Патент USA US2132639код для вставки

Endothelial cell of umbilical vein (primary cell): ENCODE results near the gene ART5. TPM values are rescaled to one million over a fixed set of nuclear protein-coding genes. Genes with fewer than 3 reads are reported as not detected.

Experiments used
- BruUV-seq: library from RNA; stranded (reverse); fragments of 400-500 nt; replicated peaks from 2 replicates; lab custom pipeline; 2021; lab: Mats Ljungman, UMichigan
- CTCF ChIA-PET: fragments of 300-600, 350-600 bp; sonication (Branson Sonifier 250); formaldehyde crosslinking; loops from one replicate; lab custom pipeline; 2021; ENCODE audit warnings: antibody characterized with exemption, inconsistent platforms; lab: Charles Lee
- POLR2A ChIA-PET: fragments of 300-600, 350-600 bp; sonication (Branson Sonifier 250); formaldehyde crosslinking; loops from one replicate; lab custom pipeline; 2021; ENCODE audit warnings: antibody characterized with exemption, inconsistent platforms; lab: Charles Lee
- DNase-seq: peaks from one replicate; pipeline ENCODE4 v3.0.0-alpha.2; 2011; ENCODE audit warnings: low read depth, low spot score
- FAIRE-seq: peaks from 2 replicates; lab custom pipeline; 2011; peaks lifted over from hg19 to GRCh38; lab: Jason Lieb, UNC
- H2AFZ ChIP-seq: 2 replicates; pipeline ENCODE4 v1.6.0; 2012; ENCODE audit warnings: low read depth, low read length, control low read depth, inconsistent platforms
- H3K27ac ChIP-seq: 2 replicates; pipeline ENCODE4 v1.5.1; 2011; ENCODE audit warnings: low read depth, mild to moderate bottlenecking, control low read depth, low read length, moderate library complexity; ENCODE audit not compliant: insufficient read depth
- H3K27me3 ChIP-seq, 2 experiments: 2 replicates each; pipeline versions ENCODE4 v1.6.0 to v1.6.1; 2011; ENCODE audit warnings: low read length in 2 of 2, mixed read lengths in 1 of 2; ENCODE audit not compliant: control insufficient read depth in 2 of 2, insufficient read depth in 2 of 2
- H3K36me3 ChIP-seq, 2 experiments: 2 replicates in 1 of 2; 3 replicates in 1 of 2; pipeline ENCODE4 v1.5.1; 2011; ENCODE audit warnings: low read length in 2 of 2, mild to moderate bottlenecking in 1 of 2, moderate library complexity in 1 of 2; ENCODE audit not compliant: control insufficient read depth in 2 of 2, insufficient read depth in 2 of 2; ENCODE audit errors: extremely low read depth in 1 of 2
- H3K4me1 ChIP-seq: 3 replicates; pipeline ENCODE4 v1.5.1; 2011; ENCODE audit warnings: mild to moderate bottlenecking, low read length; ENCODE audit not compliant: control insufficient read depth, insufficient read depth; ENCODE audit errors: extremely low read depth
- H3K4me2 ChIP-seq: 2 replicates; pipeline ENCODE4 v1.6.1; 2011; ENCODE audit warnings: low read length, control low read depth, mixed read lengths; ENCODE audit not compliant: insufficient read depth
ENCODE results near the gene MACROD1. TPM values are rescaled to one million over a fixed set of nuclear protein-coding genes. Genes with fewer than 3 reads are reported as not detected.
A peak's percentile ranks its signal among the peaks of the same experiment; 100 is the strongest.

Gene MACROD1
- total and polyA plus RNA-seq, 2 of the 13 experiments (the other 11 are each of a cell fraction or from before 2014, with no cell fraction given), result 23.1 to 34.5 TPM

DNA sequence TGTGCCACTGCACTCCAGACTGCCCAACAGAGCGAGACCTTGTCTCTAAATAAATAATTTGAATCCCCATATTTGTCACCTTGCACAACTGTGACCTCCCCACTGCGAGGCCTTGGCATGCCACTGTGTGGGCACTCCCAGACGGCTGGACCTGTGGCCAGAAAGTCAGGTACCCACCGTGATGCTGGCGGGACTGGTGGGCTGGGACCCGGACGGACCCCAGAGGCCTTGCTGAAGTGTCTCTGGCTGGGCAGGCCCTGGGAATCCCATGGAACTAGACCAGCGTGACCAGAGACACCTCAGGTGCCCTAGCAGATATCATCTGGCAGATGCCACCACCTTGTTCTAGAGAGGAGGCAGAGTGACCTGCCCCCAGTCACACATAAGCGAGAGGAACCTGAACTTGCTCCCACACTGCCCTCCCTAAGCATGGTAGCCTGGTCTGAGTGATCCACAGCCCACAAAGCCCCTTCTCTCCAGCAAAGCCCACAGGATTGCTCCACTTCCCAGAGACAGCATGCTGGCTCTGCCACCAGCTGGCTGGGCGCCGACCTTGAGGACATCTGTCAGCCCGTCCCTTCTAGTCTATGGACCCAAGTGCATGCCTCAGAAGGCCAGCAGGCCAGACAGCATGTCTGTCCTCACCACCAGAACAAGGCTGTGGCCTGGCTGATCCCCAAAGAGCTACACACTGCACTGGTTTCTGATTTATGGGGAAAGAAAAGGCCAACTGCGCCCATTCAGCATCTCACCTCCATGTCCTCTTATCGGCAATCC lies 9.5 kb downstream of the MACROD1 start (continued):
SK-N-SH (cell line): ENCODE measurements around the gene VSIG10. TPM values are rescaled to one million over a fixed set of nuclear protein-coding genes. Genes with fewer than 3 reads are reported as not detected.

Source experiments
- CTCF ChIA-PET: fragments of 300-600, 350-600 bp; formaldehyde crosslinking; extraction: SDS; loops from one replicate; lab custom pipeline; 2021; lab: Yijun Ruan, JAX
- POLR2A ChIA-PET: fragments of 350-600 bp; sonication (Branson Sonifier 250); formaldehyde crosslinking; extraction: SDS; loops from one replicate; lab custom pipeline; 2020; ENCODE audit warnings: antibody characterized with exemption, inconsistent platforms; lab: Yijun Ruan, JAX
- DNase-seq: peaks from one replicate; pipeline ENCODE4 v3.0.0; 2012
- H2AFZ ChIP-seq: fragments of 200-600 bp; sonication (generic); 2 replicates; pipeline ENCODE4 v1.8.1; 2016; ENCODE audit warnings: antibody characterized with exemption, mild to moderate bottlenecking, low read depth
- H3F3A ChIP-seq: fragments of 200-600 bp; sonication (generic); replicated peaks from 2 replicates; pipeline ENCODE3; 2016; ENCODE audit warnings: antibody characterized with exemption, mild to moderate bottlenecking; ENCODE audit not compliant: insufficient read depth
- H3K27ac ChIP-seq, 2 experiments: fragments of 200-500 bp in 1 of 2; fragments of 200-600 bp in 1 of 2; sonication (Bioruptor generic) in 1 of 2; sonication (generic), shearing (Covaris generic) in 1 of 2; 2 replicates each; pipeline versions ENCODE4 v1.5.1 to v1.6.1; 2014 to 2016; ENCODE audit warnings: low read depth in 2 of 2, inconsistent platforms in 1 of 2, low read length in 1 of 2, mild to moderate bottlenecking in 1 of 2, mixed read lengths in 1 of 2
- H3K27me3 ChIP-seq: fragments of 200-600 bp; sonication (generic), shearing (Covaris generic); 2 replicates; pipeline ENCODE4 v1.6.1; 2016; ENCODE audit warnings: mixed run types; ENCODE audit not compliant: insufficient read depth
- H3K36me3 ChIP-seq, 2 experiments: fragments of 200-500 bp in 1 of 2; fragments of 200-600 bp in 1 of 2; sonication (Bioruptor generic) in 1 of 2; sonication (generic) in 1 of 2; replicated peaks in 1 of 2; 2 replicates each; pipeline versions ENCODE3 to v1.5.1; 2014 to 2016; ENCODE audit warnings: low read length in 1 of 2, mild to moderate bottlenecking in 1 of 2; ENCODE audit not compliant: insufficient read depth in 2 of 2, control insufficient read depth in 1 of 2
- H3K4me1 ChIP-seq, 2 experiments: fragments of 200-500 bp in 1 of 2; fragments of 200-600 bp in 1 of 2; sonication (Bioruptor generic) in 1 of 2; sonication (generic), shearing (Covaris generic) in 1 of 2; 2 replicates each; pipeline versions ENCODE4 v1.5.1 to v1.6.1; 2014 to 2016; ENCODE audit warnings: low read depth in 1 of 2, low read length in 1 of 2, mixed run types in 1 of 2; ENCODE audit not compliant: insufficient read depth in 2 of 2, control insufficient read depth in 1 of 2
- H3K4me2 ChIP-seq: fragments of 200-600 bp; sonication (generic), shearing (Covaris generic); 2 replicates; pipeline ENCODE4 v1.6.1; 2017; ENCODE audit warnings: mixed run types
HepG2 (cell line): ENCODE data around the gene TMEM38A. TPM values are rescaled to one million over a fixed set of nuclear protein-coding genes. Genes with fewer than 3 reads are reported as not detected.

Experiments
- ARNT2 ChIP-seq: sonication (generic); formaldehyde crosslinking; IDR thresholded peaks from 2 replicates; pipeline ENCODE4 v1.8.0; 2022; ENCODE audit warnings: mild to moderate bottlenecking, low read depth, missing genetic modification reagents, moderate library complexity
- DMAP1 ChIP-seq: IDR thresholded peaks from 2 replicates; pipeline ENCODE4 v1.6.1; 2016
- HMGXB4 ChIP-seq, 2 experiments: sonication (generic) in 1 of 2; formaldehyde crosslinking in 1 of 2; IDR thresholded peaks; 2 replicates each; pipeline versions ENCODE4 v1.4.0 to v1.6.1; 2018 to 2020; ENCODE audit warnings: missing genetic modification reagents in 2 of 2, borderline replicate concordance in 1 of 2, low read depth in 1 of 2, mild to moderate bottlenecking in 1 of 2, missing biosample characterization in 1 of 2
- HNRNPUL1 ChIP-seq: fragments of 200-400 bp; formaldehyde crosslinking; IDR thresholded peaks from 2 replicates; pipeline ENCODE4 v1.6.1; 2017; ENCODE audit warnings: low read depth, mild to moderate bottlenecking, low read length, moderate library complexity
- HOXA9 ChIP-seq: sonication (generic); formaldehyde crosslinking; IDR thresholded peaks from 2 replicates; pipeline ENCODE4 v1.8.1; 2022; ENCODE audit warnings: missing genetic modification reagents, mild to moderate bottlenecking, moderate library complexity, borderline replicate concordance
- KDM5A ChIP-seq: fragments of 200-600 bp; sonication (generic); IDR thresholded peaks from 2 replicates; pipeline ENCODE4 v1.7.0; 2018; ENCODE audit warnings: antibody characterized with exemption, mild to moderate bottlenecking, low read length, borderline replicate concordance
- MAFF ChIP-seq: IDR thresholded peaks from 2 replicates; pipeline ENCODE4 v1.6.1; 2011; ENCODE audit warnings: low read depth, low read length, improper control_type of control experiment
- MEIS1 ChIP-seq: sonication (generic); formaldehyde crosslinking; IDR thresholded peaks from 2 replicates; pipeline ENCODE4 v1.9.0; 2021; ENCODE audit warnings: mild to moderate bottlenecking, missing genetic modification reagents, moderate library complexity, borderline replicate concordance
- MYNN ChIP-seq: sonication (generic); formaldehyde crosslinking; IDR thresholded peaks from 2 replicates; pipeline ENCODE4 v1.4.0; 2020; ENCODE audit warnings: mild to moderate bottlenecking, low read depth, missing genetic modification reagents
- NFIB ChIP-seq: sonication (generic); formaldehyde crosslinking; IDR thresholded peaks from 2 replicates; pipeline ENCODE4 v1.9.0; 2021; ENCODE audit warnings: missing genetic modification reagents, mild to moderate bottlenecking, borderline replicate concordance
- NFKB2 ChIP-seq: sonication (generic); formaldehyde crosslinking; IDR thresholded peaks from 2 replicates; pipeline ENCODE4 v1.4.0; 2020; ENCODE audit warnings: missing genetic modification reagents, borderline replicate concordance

„ "Oct.' 11', 1938. J. c. MORRELL. f 2,132,639v ' TREATMENT OF HYDROCARBON OI`LS Filed Aug. -l0, 1936v 272@ A n l F38 PgatentednOct. lll, 1938 » x 24325639’ y ‘ UNITED STATES PATENT oFFI'CEÍ* 7 " . ' 2,132,639 ' y TREATMENT oF ¿nynnocaanou oms Jacque C. Morrell,` Chicago; Ill., assigner to Uni-.1" l versal Oil Products'Cornpany, Chicago, lll., a > corporation oi’ Delawa Í (Applicacxdnaumc’lo, 193s,E semi No, 95,166` o s This is a -continuation*-in-part of myco-pend~ ing application> Serial #524,430, filed March 23, 1931. ; » ‘ ' (ci: 13s-4s) prior to their discharge from the lower portion' ,f Theinvention relates to animproved kprocess 5 for thecracking of hydrocarbon oils ofrelatively thereof. The secondary charging stock is heated to a substantially higher cracking- temperature K high-boiling characteristics to produce substanor,~ln part, to‘each'ot these zones. ‘Y’ ` ' . r`When highly heated products from the, sec~ ondary charging stock heating coil are supplied 15 10» the process. The process employs two charging stockì‘jmé of which comprises hydrocarbon oil oi'high-boil ing characteristics or, of relativelyv wide, crease the temperature *andrete of cracking'in 15 ` »the reaction chamben- In this method otoper'a- ` tion, ber :without encountering theexcessive formation anddeposition of `coke in the heating coil(y 'I'he vaporous. components yare _ thereby subjected, ' in the reaction chamber, ‘ the relative quantities of the two. ~ The process," is ‘preferably conducted, in a >the 1owervporuon ofthe _, , , L5 the coking chamber. Separate heating coils are employed for independently heating the primary ' and secondary charging _stocks each to the' de sired temperature'. preferably at a, V.substantial ~ substantial forma-lé` tionand deposition of coke inthis me and the communicating lines,` while the „q vtity sup ` pass downwardly through this `zone andare sub- .t .plied to the coking chamber is' suiiicient tore ;` Jected to appreciable duce .the residual products in this zone to coke continued cracking therein, . of the desired low volatility. - 2,182,639 2 line 8 and valve l preferably into the upper por Vaporous products are directed from the cok tion of reaction chamber I0. ing zone to a fractionator wherein their com Chamber I'II is also preferably maintained at a substantial superatmospheric pressure and, al ponents boiling above the range of the desired gasoline product of the process are condensed as reflux condensate. The vaporous products re 10 though not indícateà inthev drawing, this zone , is preferably insulated to conserve heat. heated products supplied to chamber I0 pass downwardly through substantially the entire and of good antiknock value, are subjected to condensation and the resulting distillate re length of this zone and, in the particular case here illustrated, both vaporous and liquid prod 10 ucts are withdrawn in commingled state Vfrom covered. y ‘ The reflux condensate formed by said frac tionation is, of course, the result of cracking the' ' two virgin charging stocks and I have found that this reflux condensate- contains a substantial amount, at least, of oils which, although of 15 higher boiling characteristics than the secondary the lower portion of the reaction chamber and are directed through line II and valve I2 into chamber I3. It is also within the scope of the invention, 15 although not illustrated in the drawing, to separately remove vaporous and liquid conversion products from the lower portion of chamber I0 charging stock, may be further cracked to vbet ter advantage under the relatively severe crack ing- conditions employed in the secondary charg ing stock heating coil than under the ymilder 20 cracking conditions employed for the higher and to introduce both of these materials into chamber vI3 at the same or at separate points 20' ’ in this zone boiling primary virgin charging stock. There» fore, in the present process, such components of ing, together with the secondary charging stock, 25 are segregated in the fractionatingstep from its .higher boiling components .and supplied for addi tional cracking to the secondary charging stock heating coil. so ~ or, when desired, to supply a regu lated portion or all of the vaporous products separately withdrawn from chamber IIs directly 4to fractionator I8 instead of to chamber I3. the reflux condensate as are suitable for crack y The sulting from such fractionation, preferably com prising gasoline of the desired end boiling point However, in accordance with the preferred 25 method of operation, the total vaporous and liquid conversion products from chamber II! are supplied to chamber I3 either as a single stream or as separate'streams. 30 In chamber I3 the heavy residual liquid com . I have further found that „the relatively high boiling fractions yof’ the .reflux condensate, com ponents separate from the‘vaporous components prising' its components remaining after the separation therefrom of the fractions supplied reduced to substantially dry coke, the coking operation being vaccomplished either with or without the assistance of other highly heated conversion products supplied to this zone, as will to the rseco'ndarycharging stock- heating coil, are ordinarily suitable for- further cracking under A"mi the conditions employed for the primary charg ing stock, even though they are of higher boil ing characteristics or contain a substantial quantity -of‘materi'als of higher boiling charac than the primary charging stock. Such 'V40 teristics materials are, therefore, in the present process, returned to the primary charging stock heating coil for further cracking. ¿ of the materials supplied to this zone and are be later described, and in either case being as sisted by the reduced pressure employed in cham ber I3 relative to that utilized in chamber I0. It is, of course, also wit-hin the scope of the .40 invention, when desired, to employ- two or more' coking' chambers, although only one is illustrated in the drawing, and when a plurality of coking ` It will be ‘apparent from the foregoing descrip tion of the operation, that it provides a~unifiedI process for the selective simultaneous cracking .45l ' of both light and heavy oils and the Areforming of gasoline to produce high yields of gasoline of good antiknock value and minor yields of gas 50 and good quality coke. ' I am fully aware that various steps and fea chambers is employed they preferably are a1 ternately operated, cleaned and prepared for fur 45 ther operation in ¿'order‘that the coking stage, in common with the _rest of the system, may be operated continuously. Coke produced is allowed to accumulatein the coking chamber or chambers in operation and may be removed therefrom in 50 any well known manner, not illustrated, after the coking zone is substantially filled or after its tures of the process such as the reforming of gasoline, the use of a high-pressure reaction operationv has been completed for any other chamber and reduced pressure vaporizing cham reason. ber connected in series and the production of 55 product of the process are - coke as_the residual not in themselves new in the art but the improved process of this invention depends upon the co operative relation of the various steps and fea tures of the process which cooperate in a new 60 and advantageous manner to >produce the de sired final results. The accompanying diagrammatic drawing illustrates one specific form of apparatus in which the process of the invention may be con ducted. `Referring to the drawing. primary charging stock of the n_ature previously indicated issup plied through line I and valve 2 to pump 3 by means of which it is fed through line 4 and valve 70 5 to heating coil 6. The oil is heated in this zone to the desired cracking temperature, preferably at a superatrnos’pheric pressure, by means of heat supplied from furnace 1. The heated prod ucts are discharged from heating coil 5 through 75 = . f Chamber I3 is provided with a drain-line Il 55 and valve I5 and this line may ralso serve, when desired, as a means of introducing steam, water or other suitable cooling material into the cham ber, after its operation has been completed and preferably after it has been isolated from the 60 rest of the system, ln order to hasten cooling and facilitate removal of the coke therefrom. ' Vaporous products are withdrawn from the upper portion of the coking chamber and directed through line I6 and valve I1into fractionator 65 I8, wherein their components boiling above the range of the desired final light distillate product of the process are condensed as reflux condensate. Fractionated vapors of the desired end-boiling point, consisting preferably of good antiknock gasoline and gaseous‘produ'cts of the process, are directed from the upper portion of the fraction ator through line I9 and valve 20 to cooling and condensation in condenser 2l. The resulting dis tillate and- uncondensed gases are directed 2,182,689 through line 22 and‘valve 23 to collection and 3 ing stock, ordinarily require theuse of` more se separation inreceiver 24. Dlstillate may be `with drawn from the-` receiver through line 2T and-valve vere'cracking condltionslto >produce the .maxif 28 to storage or to ‘any desired further’ treatment. _ mum yields of good quality gasoline than `a virgin Uncon 'iensed gases ‘may be released from receiver oilof similar‘boiling characteristics. k_The low 24 through line 25 yand valve 26o. When desired, boiling fractions of the reflux‘condensate sup regulated quantities of the distillate collected in plied to heating coil 484preferably are substan receiver 24 maybe recirculated by Well known tially'devoid of‘ materials 'boilingL within the means, not illustrated in` the drawing, kto the range ofthe distillate recoveredffrom receiver 24 `and. are ypreferably of higher. boiling charac-v upper‘portion of fractionator I8 to serve 'asare teristics ‘than’ the"secondary charging stock or sisting fractionation -ofthe’vaporsfand to main-v _contain ra, substantial quantity of materialsmboil tain the desired vaporjoutlet temperature there ing above the range `of the 'secondary .chargingv fluxing and cooling \ edium in'k this zone for >as-> from. c I o ,. . v , 10 stock. Y The components of the mixture of `pre-'` . Simultaneous with the operation above 'de-_' y.viously cracked and virgin _oils thus suilbliedto ' scribed, secondary- charging stock of the errar;v » nearing coil' «i` are, therefore,I “suitable for treatf 15 acter previously mentioned' is supplied through' L. ment under the samelcracking cQnditions to proj duce high yields of gasoline of good antiknock line 4I' and valve`42 to pump 43 by means of which" _' . A _’ it isfed through'line 44, Vvalve 45 and line 33> value. The higháboiling fractions ofthe reflux con to` heating coil 40. ‘ n ‘ 'o ¿ The oil passing through heating coil 40 is main# densate supplied to heating coil '6 preferablyl are 20 tained at the desired cracking temperature and substantially devoid of` any components Aboiling preferablyV at a substantial vsuperatm«.)spheric below the range of the primary charging stock pressure lfor a predetermined time,v the tempera» supplied> to heatingV coil B or within the range` ture, pressure and time Yconditions employed in this zone being regulated to materially` improve of the low-boiling reiiuxwcondensate> fractions supplied to heating coil 40 and contain yany`coin-. ponents ofthe reflux Icondensate', of higherboiling characteristics than'the' primary charging stock.^ It‘will, of course, bey understood that Withthe vert the higher boiling oils supplied to -this. 4zone " into substantial yields of'good quality gasoline._ ` fractionating methods and apparatus necessitated Heated‘products arey discharged from heating by economic considerations therer will ordinarily the antiknock value of the poor quality gasoline or gasoline fractions supplied thereto and tocon be some overlapping of the various fractions sep-h coil 4U through line i 41 and may be directed, all ' or in part, into coking‘chamber I3, -entering either " arated ‘in fractionator I8 but preferably, in the the upper portion of this zone through valve 48 present processthe components of the low~boi1ing fractions of the 'reflux condensate, which boil'r inline 41 or entering the lowerportion of thiskr within the range of the gasoline product collecting vzone through linef49 and valve `SII or being dif rected, in part, into both the upper and lower in receiver 24, do `noty exceed approximately 5 to 6' percent andthe "components 'of the high-boiling.. portions of the coking chamber. ‘ ` of they reflux‘condensate which boil' All>` or a regulated’portio'n of the highly heated y»fractions products from heating coil 48 may, when desired, within _the _range of the lower boiling fractions . be directed' from 'line 4‘I` through line 5I and supplied to heating coil V4I) are also kept' ata mini- o. mum consistent wi„hr o economic fractionating valve 52', preferably into the upper portion of re» ,action `chamber I0 and in the preferred method of methods` and means. A The preferred operatingconditions which ’mayA operation a regulated portion of the heated prod ‘ucts from coil 40 ' is thus supplied `_to ‘reaction be employed to produce the desired results in an apparatus such as illustratedand above described chamber'lû, `while the remaining portion is in troducedinto the coking,chamber."=` A `The reflux . are approximately asf follows: The 4temperature y ‘ employed at the outlet from- the nrst mentioned condensate formed in fractionator . heating coil is preferablyA of `the Order of À800 Yto f `I8 is` preferably separated, as here> illustrated, . 50 into selected relatively low-j-boiling fractions best . suited for further cracking' in heating coil 48 and the’higher boiling fractions which may be cracked to better advantage in heating coil 6. 'I'he 4high-boiling fractions of the reflux con densateare directed fromi the lower portion of fractionator I8 through line 29 and valve 30 to pump 3 I, by means of which they are fed through line 32 and valve 33 into l‘ine 4 and thence to heating coil 6. The relatively low-boiling fractions of the `re flux condensate,which preferably constitute a major portion of the total reflux formed in the fractionating step, are withdrawn from one or a plurality of suitable’intermediate points in the i5 fractionator and directed through line 34 and valve 35 to pump'36 wherefrom they are fed 950° F. and the pressure employed at this I point in . the'system may range: for example, fromMlOO to 500 pounds, or o thereabouts, per sq. in.l , Thetcmn ‘.50 perature employed at the outlet from the second « mentioned heating coil may range, for example, from 950 to 1050° F., preferably with a superat mospheric pressure at this point in the system of from 200 to 1000 pounds, or thereabouts, per-sq. in. and, as previously mentioned, the temperature and cracking conditions employed in the second mentioned heating coil `are more severe than those utilizedin the ñrst mentioned heating coil. The pressure employed in the reaction chamber pref 60 erably is substantially the same as thatemployed'> in the'vcommunicating heating coil utilizing the lowest pressure, which is usually the first men-I tioned heating coil, and the average temperature through line 31 and valve 38 into line _38 and thence to heating coil 40, together with the sec in the reaction chamber preferably is substan-v , - ondary charging stock. ` ployed at the outlet from the firstmentioned heat» It will be noted, in connection with the draw «ing and the above description thereof, that the `reflux condensate formed in fractionator I8 con tains no oil which has not been previously sub jected tocracking. Such oils, and particularly 5 those resulting from the cracking of virgin charg tially thesame or somewhat higher than that em- j ing coil. The coking chamber is preferably oper ated at a substantially reduced pressure relative to that employed in the reaction chamber and 70, may range, for example, from 150 pounds, or thereabouts, per sq..in. down to substantially at,- t mospheric pressure. The fracti0nating„condensing and collecting portions of the System prefer 2,132,689 4 ably employ superatmospheric pressures substan tially the same or somewhat lower than that em chamber and introducing the same into a reduced pressure vaporizing zone wherein .vapors are sep ployed in the cokingrzone. arated fromresidue, subjecting vaporous prod ` i "As a specific example of the operation of the Ul process of the invention as it may be lconducted in an apparatus such as illustrated and above de il) chamber, withdrawing said products from the ucts from the vaporizingzone to fractionation, whereby their components boiling above the range of the desired gasoline product of the process are scribed, the primary charging stock comprises a condensed as reflux condensate, subjecting vapors mid-continent gas oil of about 36° A. P. I. gravity, remaining unconden‘sed by said fractionation to havingan end-boiling point of approximately r120" -cooling and condensation, recovering as the re F. and this material is subjected, together with the components of the reflux condensate boiling taneously subjecting a secondary virgin charging , above appœximately 600° F., to a cracking tem oil, of lower boiling characteristics than the first mentioned charging oil and containing atleast a substantial quantity of vcomponents of poor anti perature of ‘approximately’ 930° F. at a superat mospheric pressure of ‘approximately 400 pounds per sq. in., as measured atthe outlet from the knock value boiling within the range of gasoline, to a higher cracking temperature than the first mentioned charging oil and to substantial super heating coil to which these materials are supplied. The secondary charging stock comprises . a straight-run gasoline from paraiîinic crude and is at'mospherìc pressure in a separate heating coil, whereby to materially improve the antiknock 20 value of its gasoline components, commingling highly heated products discharged from said sep-v arate heating coil with the heated products from the first mentioned heating coil and `causing the commingled materials to pass through substan-v 25 tially the entire length of the reaction chamber, subjectedin a separate heating coil, together with 20 the fractions of the reflux condensate boiling be, tween approximately 400 to 620° F., to an outlet conversion temperature of approximately 1000° F.` at a superatmospheric pressure, measured at the outlet from the heating coil, of approximately 650 pounds per sq. in. _Approximately 60 per cent of the total products from the last mentioned heating coil are supplied to the reaction chamber and the remaining 40 percent, or thereabouts, are introduced into the coking chamber, which latter 30 zone is operated at a superatmospheric pressure of approximately 50 pounds per sq. in. Substan-> tially the same pressure is employed in the frac whereby to increase the temperature and rate of cracking of the total products from the first men tioned heating coil in therreaction chamber,- sup plying to said separate heating coil components of v30 said reflux condensate which are of higher boiling - characteristics than Asaid secondary charging oil and are substantially devoid of components boil ing within the range of said gasoline product, whereby to subject the same to further cracking tionating, »condensing and collecting portionsof the system. This operation will yield, per barrel of total charging stock, approximately 75 percent of 400° F. end-point gasoline‘having an antiknock with said secondary charging oil. 2. A process such as defined in claim' 1 wherein valueïof approximately 70, by the motor method, and approximately 17 pounds of low volatile coke, the remainder being chargeable, principally, to 40 uncondensable gas. p I claim as my invention: ' ' 1 a portion of said reflux condensate is returned to the ñrst mentioned heating coil for further crack . ing. 3. A process such as ydefined in claim 1 wherein , . l 10 sulting distillate a good quality gasoline, simul , 1. A process for the pyrolytic conversion of hy drocarbonvoils which comprises heating a virgin charging oil heavier than ‘gasoline to cracking temperature at substantial superatmospheric pressure in a heating coil, introducing the result ant heated products into an enlarged reaction chamber also maintained at substantial 'superat mospheric pressure, causing both vaporous and liquid components of saidheated products to pass 50 through substantially the entire length of _said a regulated portion of said highly heated products discharged from said separate heating coil is in troduced into the vaporizing zone. f l 4. A process such as defined in claim 1 wherein 45 a portion of said reflux condensate is-returned to the first mentioned heating coil for further crack ing and wherein a regulated portion of said highly heated products discharged from said separate heating coil is introduced into the vaporizing zone. .JACQUE C. MQRRELL.